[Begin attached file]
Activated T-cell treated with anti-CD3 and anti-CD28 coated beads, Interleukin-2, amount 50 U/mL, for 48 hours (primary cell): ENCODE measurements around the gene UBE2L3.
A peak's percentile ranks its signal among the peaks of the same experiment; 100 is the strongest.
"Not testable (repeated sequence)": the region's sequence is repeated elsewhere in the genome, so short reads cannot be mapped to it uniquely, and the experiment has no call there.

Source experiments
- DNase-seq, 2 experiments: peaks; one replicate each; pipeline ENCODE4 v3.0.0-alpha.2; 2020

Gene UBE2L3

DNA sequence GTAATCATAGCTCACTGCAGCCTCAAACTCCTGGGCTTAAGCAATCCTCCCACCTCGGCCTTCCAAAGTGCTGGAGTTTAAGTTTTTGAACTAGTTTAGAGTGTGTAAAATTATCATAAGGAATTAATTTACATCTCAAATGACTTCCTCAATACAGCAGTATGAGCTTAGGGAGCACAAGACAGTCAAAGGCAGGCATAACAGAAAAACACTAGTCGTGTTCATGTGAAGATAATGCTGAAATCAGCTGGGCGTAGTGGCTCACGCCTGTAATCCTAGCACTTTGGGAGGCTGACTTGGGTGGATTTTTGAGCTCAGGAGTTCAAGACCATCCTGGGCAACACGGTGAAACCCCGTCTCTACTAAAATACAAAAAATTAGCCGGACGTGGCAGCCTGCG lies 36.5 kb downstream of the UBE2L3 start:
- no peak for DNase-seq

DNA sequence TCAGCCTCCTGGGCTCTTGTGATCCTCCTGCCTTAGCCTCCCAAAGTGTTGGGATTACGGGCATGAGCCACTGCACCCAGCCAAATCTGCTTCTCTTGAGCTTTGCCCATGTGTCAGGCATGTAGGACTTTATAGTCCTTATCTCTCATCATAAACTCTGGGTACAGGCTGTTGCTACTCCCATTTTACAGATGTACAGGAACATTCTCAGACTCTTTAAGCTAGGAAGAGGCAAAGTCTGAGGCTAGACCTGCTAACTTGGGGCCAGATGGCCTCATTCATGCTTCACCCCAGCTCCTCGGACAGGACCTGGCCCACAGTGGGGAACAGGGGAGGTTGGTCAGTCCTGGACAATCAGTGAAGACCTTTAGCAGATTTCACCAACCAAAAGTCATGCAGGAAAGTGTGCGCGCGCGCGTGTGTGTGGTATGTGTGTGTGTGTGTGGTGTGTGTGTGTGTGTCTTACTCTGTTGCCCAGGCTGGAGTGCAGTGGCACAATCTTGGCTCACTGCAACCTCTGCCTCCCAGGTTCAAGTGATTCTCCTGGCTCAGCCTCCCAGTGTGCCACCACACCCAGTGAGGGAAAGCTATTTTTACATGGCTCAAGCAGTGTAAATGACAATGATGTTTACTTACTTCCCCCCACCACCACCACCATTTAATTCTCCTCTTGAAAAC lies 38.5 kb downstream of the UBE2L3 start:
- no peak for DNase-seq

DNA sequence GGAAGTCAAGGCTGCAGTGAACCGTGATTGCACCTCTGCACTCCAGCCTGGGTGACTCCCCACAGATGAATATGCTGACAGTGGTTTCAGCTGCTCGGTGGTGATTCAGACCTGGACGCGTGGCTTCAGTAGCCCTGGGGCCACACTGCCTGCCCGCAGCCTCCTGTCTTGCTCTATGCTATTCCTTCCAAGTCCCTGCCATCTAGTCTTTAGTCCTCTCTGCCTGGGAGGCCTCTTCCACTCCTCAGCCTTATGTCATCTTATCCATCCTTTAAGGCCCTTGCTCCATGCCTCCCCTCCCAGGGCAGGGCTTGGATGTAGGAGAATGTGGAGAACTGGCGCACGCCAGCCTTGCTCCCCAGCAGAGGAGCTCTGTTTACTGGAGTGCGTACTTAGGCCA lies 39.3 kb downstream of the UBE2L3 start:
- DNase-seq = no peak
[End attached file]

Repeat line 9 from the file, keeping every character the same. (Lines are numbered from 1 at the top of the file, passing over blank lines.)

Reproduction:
DNA sequence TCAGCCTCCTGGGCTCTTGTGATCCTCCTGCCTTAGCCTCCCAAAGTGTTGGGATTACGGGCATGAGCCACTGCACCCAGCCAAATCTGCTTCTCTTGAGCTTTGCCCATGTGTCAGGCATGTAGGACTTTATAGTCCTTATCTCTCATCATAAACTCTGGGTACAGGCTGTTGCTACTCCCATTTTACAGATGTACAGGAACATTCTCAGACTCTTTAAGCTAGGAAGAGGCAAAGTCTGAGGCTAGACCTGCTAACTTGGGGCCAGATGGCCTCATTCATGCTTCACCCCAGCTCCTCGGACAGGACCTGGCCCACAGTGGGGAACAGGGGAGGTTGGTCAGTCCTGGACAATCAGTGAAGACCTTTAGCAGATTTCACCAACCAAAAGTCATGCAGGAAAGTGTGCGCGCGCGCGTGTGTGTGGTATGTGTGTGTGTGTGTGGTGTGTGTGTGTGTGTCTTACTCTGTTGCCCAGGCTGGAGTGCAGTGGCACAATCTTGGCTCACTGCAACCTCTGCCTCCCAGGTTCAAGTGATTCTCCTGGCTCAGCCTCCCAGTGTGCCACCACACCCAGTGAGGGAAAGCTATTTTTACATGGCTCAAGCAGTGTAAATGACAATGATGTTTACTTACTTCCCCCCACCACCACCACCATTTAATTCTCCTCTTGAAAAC lies 38.5 kb downstream of the UBE2L3 start: